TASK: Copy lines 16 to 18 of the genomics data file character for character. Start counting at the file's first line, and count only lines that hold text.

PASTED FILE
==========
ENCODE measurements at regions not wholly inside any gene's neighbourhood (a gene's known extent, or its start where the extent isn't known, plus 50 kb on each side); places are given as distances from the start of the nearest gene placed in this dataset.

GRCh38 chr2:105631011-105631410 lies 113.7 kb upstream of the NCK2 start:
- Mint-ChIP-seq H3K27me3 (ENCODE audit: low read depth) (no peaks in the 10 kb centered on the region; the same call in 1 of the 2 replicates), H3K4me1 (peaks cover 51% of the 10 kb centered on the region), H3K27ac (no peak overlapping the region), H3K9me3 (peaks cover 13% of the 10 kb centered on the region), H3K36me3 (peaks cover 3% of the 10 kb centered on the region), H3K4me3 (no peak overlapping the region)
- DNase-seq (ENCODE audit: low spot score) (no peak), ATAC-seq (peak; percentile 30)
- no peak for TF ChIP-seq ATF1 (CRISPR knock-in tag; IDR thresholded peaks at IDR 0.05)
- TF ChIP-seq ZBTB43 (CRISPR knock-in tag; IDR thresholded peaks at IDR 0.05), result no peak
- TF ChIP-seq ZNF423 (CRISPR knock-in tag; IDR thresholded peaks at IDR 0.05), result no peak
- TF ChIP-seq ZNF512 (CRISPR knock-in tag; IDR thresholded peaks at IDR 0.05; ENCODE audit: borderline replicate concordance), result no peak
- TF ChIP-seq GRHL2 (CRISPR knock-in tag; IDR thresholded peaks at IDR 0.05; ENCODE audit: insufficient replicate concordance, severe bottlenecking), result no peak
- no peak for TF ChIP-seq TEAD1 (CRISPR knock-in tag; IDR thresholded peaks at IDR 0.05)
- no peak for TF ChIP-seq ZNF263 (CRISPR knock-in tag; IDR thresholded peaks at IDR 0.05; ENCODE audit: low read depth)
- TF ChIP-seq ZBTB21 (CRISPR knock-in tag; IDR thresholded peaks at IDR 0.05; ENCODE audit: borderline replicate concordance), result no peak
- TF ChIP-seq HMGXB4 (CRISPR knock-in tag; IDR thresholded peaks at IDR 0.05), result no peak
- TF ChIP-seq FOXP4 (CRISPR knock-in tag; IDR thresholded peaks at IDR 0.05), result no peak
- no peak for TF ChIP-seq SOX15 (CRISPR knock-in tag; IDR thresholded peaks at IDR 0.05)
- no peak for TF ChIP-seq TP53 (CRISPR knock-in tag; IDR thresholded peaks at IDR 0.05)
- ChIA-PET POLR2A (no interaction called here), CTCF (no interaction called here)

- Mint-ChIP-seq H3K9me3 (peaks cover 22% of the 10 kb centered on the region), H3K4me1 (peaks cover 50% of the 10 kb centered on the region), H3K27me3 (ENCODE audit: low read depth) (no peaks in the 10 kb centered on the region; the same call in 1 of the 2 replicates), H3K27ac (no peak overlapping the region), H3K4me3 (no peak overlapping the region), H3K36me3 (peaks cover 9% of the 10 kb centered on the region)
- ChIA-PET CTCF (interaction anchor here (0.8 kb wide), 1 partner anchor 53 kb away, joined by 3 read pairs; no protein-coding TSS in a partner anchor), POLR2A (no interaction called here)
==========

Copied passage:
- no peak for TF ChIP-seq TP53 (CRISPR knock-in tag; IDR thresholded peaks at IDR 0.05)
- ChIA-PET POLR2A (no interaction called here), CTCF (no interaction called here)

- Mint-ChIP-seq H3K9me3 (peaks cover 22% of the 10 kb centered on the region), H3K4me1 (peaks cover 50% of the 10 kb centered on the region), H3K27me3 (ENCODE audit: low read depth) (no peaks in the 10 kb centered on the region; the same call in 1 of the 2 replicates), H3K27ac (no peak overlapping the region), H3K4me3 (no peak overlapping the region), H3K36me3 (peaks cover 9% of the 10 kb centered on the region)